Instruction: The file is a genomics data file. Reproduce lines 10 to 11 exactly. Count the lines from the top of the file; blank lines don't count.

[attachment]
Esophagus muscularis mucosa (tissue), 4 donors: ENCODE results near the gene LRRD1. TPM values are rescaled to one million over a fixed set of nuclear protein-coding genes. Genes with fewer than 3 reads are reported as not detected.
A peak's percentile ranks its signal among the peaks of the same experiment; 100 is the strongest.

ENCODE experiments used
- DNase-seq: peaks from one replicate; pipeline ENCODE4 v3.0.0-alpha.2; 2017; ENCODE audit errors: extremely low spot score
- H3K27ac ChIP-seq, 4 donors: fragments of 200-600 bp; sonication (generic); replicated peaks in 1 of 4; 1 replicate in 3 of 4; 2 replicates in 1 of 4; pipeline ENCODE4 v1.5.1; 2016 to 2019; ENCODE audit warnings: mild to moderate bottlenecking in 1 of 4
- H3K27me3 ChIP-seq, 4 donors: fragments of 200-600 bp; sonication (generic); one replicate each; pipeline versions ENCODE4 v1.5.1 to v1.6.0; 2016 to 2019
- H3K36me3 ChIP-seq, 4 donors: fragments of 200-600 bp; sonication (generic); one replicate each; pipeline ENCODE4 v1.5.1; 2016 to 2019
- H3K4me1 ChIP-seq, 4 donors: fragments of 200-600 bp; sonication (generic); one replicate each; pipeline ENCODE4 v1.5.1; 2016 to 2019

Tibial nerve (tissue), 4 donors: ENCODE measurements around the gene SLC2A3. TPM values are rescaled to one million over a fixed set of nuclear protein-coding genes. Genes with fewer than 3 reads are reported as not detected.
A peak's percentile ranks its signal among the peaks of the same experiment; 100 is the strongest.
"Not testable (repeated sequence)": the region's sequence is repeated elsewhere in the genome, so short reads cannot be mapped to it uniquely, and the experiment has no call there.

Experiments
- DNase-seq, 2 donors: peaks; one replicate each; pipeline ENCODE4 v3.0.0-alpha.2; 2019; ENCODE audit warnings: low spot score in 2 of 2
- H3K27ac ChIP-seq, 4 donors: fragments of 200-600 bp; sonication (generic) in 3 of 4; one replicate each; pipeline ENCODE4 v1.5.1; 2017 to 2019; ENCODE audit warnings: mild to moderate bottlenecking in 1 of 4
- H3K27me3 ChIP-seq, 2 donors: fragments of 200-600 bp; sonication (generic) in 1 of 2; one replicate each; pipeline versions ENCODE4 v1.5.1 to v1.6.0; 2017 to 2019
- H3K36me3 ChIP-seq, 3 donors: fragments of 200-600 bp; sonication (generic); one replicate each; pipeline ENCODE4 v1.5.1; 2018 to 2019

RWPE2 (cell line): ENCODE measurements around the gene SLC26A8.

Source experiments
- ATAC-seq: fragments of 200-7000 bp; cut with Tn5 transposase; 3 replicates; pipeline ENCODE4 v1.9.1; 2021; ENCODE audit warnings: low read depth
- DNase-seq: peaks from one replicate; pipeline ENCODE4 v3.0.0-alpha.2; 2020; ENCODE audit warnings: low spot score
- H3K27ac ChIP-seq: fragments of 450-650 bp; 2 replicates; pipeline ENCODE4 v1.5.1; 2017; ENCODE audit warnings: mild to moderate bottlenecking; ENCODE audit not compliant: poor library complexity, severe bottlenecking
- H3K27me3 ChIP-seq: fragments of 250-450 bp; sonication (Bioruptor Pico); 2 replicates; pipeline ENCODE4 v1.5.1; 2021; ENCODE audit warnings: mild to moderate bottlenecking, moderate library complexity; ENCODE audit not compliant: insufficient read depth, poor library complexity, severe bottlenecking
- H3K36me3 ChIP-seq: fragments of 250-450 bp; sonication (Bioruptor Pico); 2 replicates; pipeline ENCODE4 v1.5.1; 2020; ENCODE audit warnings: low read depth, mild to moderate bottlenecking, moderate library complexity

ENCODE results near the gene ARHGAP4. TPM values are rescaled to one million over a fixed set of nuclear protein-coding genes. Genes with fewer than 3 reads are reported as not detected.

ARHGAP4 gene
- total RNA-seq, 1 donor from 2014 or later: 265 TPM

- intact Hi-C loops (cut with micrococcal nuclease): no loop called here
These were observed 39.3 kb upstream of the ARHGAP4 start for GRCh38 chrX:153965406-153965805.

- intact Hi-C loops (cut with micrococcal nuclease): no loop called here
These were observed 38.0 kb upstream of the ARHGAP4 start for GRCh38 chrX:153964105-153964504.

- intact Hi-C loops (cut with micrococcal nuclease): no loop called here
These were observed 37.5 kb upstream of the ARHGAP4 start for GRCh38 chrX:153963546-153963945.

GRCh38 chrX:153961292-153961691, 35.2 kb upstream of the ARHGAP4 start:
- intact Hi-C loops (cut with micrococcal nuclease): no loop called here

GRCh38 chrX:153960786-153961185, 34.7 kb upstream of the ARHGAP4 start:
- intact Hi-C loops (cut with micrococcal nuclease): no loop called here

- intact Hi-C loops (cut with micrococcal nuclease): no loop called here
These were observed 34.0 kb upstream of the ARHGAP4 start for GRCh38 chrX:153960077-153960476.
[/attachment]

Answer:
A peak's percentile ranks its signal among the peaks of the same experiment; 100 is the strongest.
"Not testable (repeated sequence)": the region's sequence is repeated elsewhere in the genome, so short reads cannot be mapped to it uniquely, and the experiment has no call there.